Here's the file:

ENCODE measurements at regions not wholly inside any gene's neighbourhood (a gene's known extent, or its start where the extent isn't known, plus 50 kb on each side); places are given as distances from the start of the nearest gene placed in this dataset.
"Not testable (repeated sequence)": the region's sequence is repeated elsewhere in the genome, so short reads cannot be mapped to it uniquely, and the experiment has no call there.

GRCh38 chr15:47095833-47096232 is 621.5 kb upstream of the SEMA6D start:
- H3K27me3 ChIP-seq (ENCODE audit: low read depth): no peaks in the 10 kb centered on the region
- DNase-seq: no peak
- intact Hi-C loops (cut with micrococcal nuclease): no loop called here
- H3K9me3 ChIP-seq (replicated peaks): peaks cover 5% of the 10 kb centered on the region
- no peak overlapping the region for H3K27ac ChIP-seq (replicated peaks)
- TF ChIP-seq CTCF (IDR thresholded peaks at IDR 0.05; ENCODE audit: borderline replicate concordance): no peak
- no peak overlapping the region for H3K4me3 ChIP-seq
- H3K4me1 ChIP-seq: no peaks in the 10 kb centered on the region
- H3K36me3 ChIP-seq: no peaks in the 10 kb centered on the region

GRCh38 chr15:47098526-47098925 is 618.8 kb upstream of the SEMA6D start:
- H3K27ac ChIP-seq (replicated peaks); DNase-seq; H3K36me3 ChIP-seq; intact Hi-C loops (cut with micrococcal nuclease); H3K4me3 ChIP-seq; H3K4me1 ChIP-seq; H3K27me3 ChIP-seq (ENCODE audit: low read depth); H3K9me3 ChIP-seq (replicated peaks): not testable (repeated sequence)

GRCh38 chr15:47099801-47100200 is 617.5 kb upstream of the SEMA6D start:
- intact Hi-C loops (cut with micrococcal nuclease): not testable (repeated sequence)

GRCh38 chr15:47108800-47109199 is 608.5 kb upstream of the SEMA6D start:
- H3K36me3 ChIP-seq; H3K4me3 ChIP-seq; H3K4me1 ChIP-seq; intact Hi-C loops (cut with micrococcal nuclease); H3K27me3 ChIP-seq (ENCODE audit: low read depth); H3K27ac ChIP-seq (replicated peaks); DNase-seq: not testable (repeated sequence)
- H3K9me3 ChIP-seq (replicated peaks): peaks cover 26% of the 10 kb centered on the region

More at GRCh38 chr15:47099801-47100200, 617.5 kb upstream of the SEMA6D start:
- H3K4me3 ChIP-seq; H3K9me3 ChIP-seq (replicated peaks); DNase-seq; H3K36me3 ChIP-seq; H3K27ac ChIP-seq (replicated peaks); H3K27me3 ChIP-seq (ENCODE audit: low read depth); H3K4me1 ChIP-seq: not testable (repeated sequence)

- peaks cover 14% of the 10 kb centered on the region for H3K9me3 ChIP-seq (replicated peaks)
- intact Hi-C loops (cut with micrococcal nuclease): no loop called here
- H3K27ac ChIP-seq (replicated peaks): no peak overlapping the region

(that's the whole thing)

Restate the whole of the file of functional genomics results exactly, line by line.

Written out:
ENCODE measurements at regions not wholly inside any gene's neighbourhood (a gene's known extent, or its start where the extent isn't known, plus 50 kb on each side); places are given as distances from the start of the nearest gene placed in this dataset.
"Not testable (repeated sequence)": the region's sequence is repeated elsewhere in the genome, so short reads cannot be mapped to it uniquely, and the experiment has no call there.

GRCh38 chr15:47095833-47096232 is 621.5 kb upstream of the SEMA6D start:
- H3K27me3 ChIP-seq (ENCODE audit: low read depth): no peaks in the 10 kb centered on the region
- DNase-seq: no peak
- intact Hi-C loops (cut with micrococcal nuclease): no loop called here
- H3K9me3 ChIP-seq (replicated peaks): peaks cover 5% of the 10 kb centered on the region
- no peak overlapping the region for H3K27ac ChIP-seq (replicated peaks)
- TF ChIP-seq CTCF (IDR thresholded peaks at IDR 0.05; ENCODE audit: borderline replicate concordance): no peak
- no peak overlapping the region for H3K4me3 ChIP-seq
- H3K4me1 ChIP-seq: no peaks in the 10 kb centered on the region
- H3K36me3 ChIP-seq: no peaks in the 10 kb centered on the region

GRCh38 chr15:47098526-47098925 is 618.8 kb upstream of the SEMA6D start:
- H3K27ac ChIP-seq (replicated peaks); DNase-seq; H3K36me3 ChIP-seq; intact Hi-C loops (cut with micrococcal nuclease); H3K4me3 ChIP-seq; H3K4me1 ChIP-seq; H3K27me3 ChIP-seq (ENCODE audit: low read depth); H3K9me3 ChIP-seq (replicated peaks): not testable (repeated sequence)

GRCh38 chr15:47099801-47100200 is 617.5 kb upstream of the SEMA6D start:
- intact Hi-C loops (cut with micrococcal nuclease): not testable (repeated sequence)

GRCh38 chr15:47108800-47109199 is 608.5 kb upstream of the SEMA6D start:
- H3K36me3 ChIP-seq; H3K4me3 ChIP-seq; H3K4me1 ChIP-seq; intact Hi-C loops (cut with micrococcal nuclease); H3K27me3 ChIP-seq (ENCODE audit: low read depth); H3K27ac ChIP-seq (replicated peaks); DNase-seq: not testable (repeated sequence)
- H3K9me3 ChIP-seq (replicated peaks): peaks cover 26% of the 10 kb centered on the region

More at GRCh38 chr15:47099801-47100200, 617.5 kb upstream of the SEMA6D start:
- H3K4me3 ChIP-seq; H3K9me3 ChIP-seq (replicated peaks); DNase-seq; H3K36me3 ChIP-seq; H3K27ac ChIP-seq (replicated peaks); H3K27me3 ChIP-seq (ENCODE audit: low read depth); H3K4me1 ChIP-seq: not testable (repeated sequence)

- peaks cover 14% of the 10 kb centered on the region for H3K9me3 ChIP-seq (replicated peaks)
- intact Hi-C loops (cut with micrococcal nuclease): no loop called here
- H3K27ac ChIP-seq (replicated peaks): no peak overlapping the region